The Society of Plastics Engineers has announced the winner of its top honor, the International Award: William J. MacKnight, one of the founders of the polymer program at the University of Massachusetts in Amherst.
The International Award is the most prestigious annual award given in the plastics industry. Brookfield, Conn.-based SPE will honor MacKnight, and other award winners May 6 as it kicks off the society's Antec conference in Cincinnati.
MacKnight has been a leader in polymer education and research for more than three decades. He is the William D. Barrett Distinguished Professor Emeritus in the university's polymer science and engineering department. He joined the chemistry faculty in 1965.
In 1966, MacKnight and Richard Stein founded the University of Massachusetts' polymer program, which would become one of the best-known in the world. MacKnight headed the polymer program for 16 years. Stein won SPE's International Award in 1969.
MacKnight's academic accomplishments include the training of 48 doctorate students in polymer science and engineering. He has written more than 330 technical papers and co-authored two books.
The American Chemical Society gave MacKnight its Paul J. Flory Education Award for 2006.
His wide-ranging research has included the property structure relationships in microphase-separated polymers and ionomers, polymer blends and polyurethanes. His most recent activities have involved the preparation and polymerization of cyclic carbonate and ester oligomers, by researching crystallizable block copolymers.
SPE named other winners, who will be honored at Antec:
* Gary E. Wnek, who chairs the department of macromolecular science and engineering at Case Western Reserve University in Cleveland, has won the John W. Hyatt Award for benefit to society. SPE is recognizing his contributions to polymers used in medicine, especially his research into electrostatic spinning as a way to fabricate polymer scaffolds for tissue engineering, drug delivery and other applications. The scaffolds can be used to grow new bone and cartilage.
Before he came to CWRU in 2004, Wnek served on the faculty of Virginia Commonwealth University, where he was founding chair of the chemical engineering department. He also was director of Rensselaer Polytechnic Institute's polymer science and engineering program, and chair of its chemistry department.
* Brothers Eugen and Karl Hehl will pick up the Business Management Award for their management of injection molding machine maker Arburg GmbH + Co. KG in Lossburg, Germany. Their father, Arthur Hehl, founded Arburg in 1923 to make surgical instruments. After World War II, the company began making camera flash devices, but corrosion was causing problems with metal plug connectors. Karl Hehl got the idea of encapsulating the plugs in plastic, and Arburg built its own small presses.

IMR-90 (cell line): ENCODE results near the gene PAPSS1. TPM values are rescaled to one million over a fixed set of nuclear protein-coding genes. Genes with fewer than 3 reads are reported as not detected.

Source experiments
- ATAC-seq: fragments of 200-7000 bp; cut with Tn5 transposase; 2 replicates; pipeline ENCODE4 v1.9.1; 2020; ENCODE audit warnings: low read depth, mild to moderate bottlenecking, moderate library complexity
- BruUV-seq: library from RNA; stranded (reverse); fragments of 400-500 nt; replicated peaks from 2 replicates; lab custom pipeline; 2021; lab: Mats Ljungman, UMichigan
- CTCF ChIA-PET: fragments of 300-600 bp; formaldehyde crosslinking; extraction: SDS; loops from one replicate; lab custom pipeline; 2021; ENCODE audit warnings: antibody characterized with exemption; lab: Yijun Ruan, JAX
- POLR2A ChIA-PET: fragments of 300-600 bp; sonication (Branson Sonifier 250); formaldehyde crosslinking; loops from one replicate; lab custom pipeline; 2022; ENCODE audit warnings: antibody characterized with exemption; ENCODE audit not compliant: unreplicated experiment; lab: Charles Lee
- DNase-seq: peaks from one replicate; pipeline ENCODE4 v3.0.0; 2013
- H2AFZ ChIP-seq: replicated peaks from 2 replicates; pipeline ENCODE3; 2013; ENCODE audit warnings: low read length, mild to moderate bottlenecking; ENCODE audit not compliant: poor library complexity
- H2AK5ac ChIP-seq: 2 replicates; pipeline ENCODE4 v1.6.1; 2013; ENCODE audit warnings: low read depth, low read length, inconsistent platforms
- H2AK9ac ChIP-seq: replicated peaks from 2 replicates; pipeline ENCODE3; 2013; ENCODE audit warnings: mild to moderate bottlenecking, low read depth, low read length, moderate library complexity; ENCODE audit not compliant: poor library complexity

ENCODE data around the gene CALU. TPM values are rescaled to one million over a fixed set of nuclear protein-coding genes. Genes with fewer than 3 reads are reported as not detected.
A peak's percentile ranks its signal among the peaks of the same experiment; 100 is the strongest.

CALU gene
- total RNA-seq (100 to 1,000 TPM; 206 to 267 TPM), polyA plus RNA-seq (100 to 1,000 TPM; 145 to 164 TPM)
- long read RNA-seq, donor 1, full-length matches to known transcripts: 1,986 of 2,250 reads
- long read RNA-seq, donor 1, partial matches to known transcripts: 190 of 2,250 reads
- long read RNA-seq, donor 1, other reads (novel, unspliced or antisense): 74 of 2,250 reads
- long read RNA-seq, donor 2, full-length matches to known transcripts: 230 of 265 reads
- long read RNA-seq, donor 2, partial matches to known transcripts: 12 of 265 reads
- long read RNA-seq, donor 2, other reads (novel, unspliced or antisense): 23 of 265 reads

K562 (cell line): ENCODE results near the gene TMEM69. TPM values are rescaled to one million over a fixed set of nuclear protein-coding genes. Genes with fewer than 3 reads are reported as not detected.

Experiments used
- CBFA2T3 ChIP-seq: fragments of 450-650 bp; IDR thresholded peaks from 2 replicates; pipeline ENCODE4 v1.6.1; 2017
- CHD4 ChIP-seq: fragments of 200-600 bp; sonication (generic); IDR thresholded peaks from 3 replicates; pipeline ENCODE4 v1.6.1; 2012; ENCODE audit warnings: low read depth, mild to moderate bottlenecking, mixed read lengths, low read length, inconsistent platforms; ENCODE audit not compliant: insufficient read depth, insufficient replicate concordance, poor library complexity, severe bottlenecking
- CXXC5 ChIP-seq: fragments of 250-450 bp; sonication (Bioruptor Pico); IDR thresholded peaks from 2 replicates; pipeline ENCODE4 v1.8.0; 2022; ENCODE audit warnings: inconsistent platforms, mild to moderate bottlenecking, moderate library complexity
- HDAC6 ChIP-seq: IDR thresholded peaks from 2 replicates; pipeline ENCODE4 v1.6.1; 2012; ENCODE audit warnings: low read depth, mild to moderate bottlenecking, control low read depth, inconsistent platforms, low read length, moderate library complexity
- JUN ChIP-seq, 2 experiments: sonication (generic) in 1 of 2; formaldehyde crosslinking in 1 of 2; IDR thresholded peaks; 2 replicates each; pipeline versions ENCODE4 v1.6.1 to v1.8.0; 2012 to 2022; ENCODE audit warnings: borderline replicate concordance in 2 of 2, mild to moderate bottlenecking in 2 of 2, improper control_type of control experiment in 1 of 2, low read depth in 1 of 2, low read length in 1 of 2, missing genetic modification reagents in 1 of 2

In 1957, Arburg shifted completely into manufacturing injection molding machines. Today, Arburg employs more than 1,700 and generates sales of about $450 million a year. The company has passed into the third generation of the Hehl family.
* Frank Kelley has won the Education Award for his leadership role in establishing the College of Polymer Science and Polymer Engineering at the University of Akron in Ohio. As dean, he was instrumental in construction of the university's polymer center.
An Akron native, Kelley worked as a rocket scientist in the U.S. Air Force rocket propulsion laboratory at Edwards Air Force Base in California. Kelley moved to Wright Patterson Air Force Base in Dayton, Ohio, where he headed the Air Force materials laboratory.
He became director of the university's Institute of Polymer Science in 1978, and later was named dean of the College of Polymer Science and Polymer Engineering.
* Kun Sup Hyun, a research professor of chemical engineering and president of the Polymer Processing Institute at the New Jersey Institute of Technology, won the Engineering/Technology Award. He joined the institute in Newark, N.J., in 2001, when he retired from Dow Chemical Co. after a 35-year career. At Dow, he was instrumental in developing and leading the polymer processing research and development group.
His major developments have been in the areas of melt rheology and extrusion of polystyrene, PVC, various low density polyethylenes and polypropylene.
* Pierre Carreau, director of the Center for Research in Polymer Engineering and Composites at Ecole Polytechnique in Montreal, has won the Research Award. His work is based in both theoretical and experimental areas related to engineering rheology. His Carreau Viscosity Model is part of most flow-simulation processing software packages.
He is recognized for research on mixing polymers with helical ribbon agitators, constitutive equations, heat transfer, mixing, mechanics of complex fluids and composite materials.
Antec 2007 will be held May 6-10 in Cincinnati. The annual SPE conference will be collocated with Plastics News' Plastics Encounter trade show, which runs May 8-10.